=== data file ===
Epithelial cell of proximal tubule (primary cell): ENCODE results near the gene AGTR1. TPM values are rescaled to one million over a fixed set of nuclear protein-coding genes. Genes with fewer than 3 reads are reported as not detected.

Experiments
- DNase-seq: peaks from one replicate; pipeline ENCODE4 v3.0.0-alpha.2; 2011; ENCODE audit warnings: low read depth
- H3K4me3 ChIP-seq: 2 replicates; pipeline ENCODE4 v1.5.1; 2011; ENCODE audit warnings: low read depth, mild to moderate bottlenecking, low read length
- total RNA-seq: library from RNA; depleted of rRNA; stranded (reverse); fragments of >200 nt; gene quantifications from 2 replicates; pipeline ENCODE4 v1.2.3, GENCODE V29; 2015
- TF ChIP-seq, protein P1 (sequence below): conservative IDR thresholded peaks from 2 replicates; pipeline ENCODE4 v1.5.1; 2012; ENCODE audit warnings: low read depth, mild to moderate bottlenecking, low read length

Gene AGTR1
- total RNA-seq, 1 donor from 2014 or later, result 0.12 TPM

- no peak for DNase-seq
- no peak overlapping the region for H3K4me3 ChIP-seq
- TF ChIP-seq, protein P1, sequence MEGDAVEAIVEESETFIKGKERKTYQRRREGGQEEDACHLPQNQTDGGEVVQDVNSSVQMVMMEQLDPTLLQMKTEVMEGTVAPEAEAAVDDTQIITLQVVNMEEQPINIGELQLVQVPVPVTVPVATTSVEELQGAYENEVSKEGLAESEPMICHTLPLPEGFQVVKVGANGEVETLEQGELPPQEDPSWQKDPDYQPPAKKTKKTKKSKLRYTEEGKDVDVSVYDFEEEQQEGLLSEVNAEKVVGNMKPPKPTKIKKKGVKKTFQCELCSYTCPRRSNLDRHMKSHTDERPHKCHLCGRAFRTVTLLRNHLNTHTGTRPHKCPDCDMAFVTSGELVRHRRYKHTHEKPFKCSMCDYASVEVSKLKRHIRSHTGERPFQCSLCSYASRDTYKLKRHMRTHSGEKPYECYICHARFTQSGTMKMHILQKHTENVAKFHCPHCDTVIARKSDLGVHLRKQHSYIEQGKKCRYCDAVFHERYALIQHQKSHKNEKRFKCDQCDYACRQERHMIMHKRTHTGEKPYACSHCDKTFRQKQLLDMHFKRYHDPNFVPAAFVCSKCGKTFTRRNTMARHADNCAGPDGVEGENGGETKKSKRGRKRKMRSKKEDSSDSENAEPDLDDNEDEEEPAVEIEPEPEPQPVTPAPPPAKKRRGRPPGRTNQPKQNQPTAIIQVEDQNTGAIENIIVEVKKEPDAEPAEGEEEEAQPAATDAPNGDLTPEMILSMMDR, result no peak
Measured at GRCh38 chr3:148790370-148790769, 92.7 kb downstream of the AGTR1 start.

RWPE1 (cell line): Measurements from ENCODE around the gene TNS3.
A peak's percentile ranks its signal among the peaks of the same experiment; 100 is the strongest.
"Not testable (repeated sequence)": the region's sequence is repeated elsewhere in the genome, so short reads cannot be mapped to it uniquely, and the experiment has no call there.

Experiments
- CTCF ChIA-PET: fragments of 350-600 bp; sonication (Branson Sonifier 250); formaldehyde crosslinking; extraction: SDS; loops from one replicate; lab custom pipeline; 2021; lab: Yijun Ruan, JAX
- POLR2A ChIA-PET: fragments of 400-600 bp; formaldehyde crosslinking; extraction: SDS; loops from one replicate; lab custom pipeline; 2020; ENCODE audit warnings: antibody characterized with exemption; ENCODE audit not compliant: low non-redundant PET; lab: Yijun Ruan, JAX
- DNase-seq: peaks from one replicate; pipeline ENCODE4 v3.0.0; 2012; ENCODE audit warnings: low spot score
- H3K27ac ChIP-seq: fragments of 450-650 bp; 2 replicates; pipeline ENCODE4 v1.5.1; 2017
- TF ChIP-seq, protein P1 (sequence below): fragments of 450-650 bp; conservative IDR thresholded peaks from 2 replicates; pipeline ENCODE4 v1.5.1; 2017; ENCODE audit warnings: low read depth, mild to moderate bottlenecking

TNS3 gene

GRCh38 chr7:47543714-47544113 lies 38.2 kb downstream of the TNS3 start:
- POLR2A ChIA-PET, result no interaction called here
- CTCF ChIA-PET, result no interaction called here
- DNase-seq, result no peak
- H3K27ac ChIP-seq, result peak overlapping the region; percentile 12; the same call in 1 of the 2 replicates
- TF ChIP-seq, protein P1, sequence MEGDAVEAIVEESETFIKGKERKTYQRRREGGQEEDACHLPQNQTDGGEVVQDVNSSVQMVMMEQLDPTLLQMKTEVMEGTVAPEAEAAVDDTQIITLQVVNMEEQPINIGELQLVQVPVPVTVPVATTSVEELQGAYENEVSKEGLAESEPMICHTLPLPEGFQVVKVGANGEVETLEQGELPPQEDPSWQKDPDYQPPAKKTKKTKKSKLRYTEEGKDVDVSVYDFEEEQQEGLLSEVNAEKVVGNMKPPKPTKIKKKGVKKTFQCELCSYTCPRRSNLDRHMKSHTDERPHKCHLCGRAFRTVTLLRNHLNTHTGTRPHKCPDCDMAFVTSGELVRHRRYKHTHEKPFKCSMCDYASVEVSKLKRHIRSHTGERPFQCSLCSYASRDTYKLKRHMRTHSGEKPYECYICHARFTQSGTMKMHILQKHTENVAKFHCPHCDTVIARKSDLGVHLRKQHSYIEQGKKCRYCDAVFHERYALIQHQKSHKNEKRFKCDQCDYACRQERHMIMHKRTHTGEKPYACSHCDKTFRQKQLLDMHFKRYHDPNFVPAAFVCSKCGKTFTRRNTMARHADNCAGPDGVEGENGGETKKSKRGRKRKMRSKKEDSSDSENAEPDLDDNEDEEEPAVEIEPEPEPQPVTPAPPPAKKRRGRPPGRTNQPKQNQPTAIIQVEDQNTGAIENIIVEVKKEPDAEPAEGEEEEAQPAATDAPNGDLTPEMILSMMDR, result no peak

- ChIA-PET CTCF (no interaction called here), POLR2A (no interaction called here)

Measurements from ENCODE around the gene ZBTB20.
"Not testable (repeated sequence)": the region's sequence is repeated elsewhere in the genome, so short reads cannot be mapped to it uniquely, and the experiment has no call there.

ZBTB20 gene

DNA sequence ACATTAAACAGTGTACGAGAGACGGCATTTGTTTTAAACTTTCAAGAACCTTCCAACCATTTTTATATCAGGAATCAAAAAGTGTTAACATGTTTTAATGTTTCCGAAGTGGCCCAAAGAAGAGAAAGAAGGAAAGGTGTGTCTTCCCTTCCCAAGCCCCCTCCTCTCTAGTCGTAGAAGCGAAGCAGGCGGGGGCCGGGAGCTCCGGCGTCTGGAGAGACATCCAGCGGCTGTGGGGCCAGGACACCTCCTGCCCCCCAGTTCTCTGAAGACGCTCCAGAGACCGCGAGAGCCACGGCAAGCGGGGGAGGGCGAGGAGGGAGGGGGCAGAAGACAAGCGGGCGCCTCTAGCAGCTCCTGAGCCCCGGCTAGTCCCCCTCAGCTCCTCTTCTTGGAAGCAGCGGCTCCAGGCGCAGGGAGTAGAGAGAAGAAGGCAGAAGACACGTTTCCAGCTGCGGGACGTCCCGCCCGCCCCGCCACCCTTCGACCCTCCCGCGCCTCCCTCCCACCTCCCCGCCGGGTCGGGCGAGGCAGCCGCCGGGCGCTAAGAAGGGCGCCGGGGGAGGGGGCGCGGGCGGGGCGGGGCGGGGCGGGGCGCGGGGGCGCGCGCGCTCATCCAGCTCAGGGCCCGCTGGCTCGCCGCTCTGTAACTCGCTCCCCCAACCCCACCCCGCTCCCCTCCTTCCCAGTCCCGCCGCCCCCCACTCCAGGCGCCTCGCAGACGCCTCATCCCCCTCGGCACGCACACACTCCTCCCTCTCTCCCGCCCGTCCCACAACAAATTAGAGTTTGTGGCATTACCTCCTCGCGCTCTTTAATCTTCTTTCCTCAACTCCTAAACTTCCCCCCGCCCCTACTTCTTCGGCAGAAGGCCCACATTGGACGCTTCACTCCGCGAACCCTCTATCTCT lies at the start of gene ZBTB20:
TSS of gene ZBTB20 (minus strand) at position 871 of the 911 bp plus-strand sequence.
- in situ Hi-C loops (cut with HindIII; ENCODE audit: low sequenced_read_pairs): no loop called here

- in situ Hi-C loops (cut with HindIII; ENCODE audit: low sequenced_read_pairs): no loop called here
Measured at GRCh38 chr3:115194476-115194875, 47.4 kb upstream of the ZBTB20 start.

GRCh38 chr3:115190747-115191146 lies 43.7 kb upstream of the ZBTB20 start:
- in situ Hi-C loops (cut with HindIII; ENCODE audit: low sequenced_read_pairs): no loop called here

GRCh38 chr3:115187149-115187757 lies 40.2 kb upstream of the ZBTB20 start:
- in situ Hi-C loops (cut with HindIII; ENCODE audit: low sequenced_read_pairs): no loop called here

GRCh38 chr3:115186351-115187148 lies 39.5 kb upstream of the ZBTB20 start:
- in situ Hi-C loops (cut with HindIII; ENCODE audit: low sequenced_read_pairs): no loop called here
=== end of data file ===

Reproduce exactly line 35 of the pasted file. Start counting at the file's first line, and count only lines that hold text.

- in situ Hi-C loops (cut with HindIII; ENCODE audit: low sequenced_read_pairs): no loop called here